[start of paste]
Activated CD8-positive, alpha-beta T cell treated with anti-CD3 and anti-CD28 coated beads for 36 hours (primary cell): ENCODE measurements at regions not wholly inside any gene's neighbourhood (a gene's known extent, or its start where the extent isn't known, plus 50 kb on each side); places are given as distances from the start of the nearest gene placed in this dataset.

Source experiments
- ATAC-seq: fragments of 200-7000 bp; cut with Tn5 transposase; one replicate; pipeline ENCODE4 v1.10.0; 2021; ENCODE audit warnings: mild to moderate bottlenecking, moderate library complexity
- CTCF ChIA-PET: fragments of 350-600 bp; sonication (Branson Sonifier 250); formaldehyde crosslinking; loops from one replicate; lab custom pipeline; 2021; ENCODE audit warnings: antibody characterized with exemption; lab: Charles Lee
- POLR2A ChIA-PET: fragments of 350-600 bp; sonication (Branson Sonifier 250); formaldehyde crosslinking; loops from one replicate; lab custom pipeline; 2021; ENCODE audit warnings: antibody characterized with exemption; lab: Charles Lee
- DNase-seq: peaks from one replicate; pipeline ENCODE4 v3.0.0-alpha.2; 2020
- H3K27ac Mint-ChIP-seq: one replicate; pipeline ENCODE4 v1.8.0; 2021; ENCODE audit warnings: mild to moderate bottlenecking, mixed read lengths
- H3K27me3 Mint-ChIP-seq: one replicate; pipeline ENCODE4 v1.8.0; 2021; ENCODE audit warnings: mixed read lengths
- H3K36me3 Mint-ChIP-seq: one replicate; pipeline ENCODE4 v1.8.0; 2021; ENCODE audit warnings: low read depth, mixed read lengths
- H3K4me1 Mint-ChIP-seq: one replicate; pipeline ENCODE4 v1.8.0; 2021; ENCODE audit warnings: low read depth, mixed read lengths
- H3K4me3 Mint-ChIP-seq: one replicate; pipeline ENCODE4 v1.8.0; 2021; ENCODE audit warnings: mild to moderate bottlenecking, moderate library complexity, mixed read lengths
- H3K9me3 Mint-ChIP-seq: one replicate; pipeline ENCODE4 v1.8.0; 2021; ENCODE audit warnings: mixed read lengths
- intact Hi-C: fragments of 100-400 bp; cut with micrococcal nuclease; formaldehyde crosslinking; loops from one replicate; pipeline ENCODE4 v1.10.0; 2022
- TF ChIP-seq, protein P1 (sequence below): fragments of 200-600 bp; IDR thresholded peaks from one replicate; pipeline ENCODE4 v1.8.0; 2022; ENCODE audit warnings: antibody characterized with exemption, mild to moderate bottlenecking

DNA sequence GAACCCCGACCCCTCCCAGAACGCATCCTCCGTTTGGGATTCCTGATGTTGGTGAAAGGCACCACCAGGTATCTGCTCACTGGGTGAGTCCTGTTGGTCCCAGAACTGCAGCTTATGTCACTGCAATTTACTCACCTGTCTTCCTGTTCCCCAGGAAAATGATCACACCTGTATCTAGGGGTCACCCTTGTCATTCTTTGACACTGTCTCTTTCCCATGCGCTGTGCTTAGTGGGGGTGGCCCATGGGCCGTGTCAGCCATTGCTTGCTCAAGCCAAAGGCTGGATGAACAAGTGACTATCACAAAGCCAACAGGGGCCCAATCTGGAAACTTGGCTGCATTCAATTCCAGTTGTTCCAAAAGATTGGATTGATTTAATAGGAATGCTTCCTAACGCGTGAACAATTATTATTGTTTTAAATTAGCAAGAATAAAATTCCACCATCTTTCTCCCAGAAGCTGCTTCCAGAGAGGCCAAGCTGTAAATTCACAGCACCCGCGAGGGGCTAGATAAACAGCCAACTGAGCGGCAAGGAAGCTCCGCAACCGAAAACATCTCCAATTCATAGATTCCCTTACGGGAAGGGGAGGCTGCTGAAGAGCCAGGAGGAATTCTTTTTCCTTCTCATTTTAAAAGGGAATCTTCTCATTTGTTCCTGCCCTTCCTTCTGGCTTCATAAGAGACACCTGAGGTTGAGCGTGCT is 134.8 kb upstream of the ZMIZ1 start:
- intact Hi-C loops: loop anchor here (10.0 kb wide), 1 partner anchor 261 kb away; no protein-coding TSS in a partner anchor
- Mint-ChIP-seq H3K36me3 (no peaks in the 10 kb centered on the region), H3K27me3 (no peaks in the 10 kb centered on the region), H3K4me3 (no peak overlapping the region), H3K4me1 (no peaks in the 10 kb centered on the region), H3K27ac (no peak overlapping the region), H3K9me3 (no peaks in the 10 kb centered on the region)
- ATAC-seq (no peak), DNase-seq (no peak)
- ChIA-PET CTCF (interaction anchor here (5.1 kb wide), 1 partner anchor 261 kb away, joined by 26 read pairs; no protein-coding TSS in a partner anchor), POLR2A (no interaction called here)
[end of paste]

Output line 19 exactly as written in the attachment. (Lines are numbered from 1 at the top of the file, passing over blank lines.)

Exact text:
- ChIA-PET CTCF (interaction anchor here (5.1 kb wide), 1 partner anchor 261 kb away, joined by 26 read pairs; no protein-coding TSS in a partner anchor), POLR2A (no interaction called here)